U.S. Housing – A Positive Signal Amidst The Noise by Marie M. Schofield, CFA, ColumbiaManagement

  • While there has been a broad slowing in the last 15 months, the U.S. housing market has stabilized and started to recover.
  • Homebuilders are catering to upscale buyers where financing is less of a constraint, and also building larger and more expensive homes.
  • Housing has started to add to economic activity after stalling for the last few quarters, but the gain in traction will prove slow and sensitive to large shifts in interest rates.

There has been enormous volatility in the monthly readings on housing data generally. With the swings hugely positive one month then depressingly negative the next, it has been difficult to decipher underlying trends based on the headlines. Shifting weather bears part of the responsibility, but we can also point to poor seasonal adjustments which have failed to smooth out the month-to-month wiggles. For instance, the best news of the week was the 18% gain in August new home sales to 504,000 (SAAR), the highest pace in six years. However, the Census Bureau has indicated a +/- 16% confidence interval on the monthly changes. So the data is very suspect, particularly with August housing starts down 13% and existing home sales down 2%. It is with this in mind that we need to assess trends through the lens of three-month moving averages and not versus the prior month alone. On this basis, housing activity appears quite stable.

Housing

Some themes do emerge though. While there has been a broad slowing in the last 15 months, recently the data has stabilized and has started to recover. Multi-family demand remains high, as tighter credit standards are pushing many younger households toward renting vs. owning, and retiring baby boomers seek to downsize. With rental demand high and rental vacancy rates low (a 20 year low) rental costs are rising fast, although they currently appear at breakeven with monthly mortgage costs. The home re-sale market in particular is facing unique challenges. Investor demand has shrunk as distressed inventories have thinned. The share of distressed sales fell to only 8% in August, down from 12% a year ago and 31% three years ago. The investor share of existing home sales fell to 12%, the lowest on record. As a result, the diminished demand and pool of investors has handed off to a diminished pool of entry level and first-time buyers. Entry-level buyers are hurt by reduced affordability due to higher prices and rates, tighter credit/regulation, weak income growth, and heavier student debt. Weak household formation and falling rates of homeownership for younger age cohorts accentuate the problem. The re-sale market has yet to recover lost ground, but recent trends are encouraging for the outlook.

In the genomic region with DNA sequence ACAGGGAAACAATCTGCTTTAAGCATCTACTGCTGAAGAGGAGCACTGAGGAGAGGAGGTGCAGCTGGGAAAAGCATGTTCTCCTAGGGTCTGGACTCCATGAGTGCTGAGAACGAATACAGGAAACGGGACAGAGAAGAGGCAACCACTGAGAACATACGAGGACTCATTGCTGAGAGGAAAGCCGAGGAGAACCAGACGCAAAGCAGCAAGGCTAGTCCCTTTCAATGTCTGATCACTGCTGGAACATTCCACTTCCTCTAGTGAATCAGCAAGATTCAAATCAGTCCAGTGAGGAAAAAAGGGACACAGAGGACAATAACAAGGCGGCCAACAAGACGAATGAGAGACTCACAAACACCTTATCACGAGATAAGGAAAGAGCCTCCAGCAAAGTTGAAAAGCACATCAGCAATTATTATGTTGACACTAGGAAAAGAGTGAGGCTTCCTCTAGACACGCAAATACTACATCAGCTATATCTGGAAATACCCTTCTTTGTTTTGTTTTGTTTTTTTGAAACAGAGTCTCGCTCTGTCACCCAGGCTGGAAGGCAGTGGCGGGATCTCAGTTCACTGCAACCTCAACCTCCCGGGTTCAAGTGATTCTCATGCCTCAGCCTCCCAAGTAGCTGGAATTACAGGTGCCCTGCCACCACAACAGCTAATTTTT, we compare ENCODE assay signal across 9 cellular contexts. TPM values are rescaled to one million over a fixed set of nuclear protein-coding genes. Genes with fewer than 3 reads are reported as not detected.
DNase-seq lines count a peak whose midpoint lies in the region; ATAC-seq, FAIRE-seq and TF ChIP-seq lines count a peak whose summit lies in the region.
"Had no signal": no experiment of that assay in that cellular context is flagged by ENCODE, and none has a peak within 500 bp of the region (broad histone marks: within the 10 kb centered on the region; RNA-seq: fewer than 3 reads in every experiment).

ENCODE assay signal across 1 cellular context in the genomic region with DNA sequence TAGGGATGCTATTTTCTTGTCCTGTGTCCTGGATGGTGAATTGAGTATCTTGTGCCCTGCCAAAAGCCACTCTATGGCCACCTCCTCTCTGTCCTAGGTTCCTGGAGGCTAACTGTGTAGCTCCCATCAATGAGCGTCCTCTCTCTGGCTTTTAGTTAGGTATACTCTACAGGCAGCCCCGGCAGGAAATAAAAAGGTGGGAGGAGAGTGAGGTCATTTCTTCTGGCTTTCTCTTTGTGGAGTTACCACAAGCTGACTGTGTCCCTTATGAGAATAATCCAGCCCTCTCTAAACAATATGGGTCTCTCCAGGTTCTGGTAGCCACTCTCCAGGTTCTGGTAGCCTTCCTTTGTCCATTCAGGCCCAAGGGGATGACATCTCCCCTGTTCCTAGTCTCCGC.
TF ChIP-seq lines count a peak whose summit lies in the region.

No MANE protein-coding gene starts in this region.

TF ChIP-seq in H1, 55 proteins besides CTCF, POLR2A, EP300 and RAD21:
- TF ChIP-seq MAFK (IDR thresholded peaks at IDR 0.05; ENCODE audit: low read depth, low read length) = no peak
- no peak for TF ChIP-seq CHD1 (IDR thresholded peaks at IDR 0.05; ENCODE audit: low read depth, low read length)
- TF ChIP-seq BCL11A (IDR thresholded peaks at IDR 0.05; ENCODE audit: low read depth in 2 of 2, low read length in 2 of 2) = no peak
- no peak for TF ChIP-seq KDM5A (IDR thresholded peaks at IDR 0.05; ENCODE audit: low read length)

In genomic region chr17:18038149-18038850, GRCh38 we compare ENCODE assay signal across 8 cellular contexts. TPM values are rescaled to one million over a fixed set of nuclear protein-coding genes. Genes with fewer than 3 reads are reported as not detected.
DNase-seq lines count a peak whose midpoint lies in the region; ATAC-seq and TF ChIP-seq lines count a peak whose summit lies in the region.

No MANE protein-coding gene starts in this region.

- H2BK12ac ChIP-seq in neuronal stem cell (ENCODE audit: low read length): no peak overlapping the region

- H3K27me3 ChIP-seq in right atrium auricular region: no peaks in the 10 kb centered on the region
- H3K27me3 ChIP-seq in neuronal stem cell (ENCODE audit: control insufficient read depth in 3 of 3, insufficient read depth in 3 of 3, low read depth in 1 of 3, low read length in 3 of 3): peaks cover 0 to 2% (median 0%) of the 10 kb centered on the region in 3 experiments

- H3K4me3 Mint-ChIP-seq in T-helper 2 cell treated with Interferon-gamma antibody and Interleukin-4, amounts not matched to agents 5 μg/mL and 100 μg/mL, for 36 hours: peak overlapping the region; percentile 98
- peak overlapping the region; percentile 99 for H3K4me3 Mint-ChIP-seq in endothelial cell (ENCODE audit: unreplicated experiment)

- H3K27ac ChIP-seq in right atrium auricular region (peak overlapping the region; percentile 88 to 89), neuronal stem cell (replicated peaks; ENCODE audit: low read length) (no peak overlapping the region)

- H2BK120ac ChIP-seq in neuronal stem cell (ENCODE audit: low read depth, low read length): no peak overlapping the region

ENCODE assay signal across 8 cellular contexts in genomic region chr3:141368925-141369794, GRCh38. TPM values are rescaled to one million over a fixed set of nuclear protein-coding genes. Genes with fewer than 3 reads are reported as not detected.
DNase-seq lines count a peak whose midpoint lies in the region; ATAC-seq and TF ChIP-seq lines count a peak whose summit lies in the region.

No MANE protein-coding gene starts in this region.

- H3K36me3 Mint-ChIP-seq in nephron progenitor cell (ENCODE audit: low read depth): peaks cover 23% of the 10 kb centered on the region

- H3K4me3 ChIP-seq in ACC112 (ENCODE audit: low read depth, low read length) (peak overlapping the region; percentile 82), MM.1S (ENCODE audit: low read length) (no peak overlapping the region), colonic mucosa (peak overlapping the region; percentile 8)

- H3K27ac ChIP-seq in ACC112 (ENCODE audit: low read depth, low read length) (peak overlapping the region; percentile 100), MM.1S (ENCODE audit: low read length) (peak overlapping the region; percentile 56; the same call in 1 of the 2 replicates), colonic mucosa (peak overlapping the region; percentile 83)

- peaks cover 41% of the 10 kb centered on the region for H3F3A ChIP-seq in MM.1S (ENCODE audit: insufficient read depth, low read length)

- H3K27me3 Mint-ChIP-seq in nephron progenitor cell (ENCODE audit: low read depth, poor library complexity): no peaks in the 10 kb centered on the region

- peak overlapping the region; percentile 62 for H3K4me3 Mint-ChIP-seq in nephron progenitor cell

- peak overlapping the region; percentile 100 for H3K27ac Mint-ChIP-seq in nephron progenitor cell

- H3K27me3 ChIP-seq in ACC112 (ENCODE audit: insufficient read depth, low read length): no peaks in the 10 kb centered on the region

New home construction and sales appear to have seen less interruption from the jump in rates last year. Homebuilders can offer preferred financing and many incentives that have helped maintain demand in an effort to align their activity and inventory to a buyer pool with stronger fundamentals. As a result, they are catering to upscale buyers where financing is less of a constraint, and also building larger and more expensive homes. Indeed the average square footage of newly build homes surpasses that seen during the housing boom with an increasing number built on spec. The share of less expensive new homes sold (under $200,000) has fallen to 25% from over 40% in 2010; in contrast, the share of more expensive homes (over $400,000) has risen to 28% from 13% in 2010.

Housing

Overall, housing is regaining its footing and rebalancing to the shifting fundamentals, but progress has been uneven as the market confronts various challenges. It will take time to rebalance to a new equilibrium, particularly in the re-sale market, although new home construction appears to be recovering and adjusting more quickly. Housing has already started to add to economic activity after stalling for the last few quarters, but the gain in traction will prove slow and sensitive to large shifts in rates.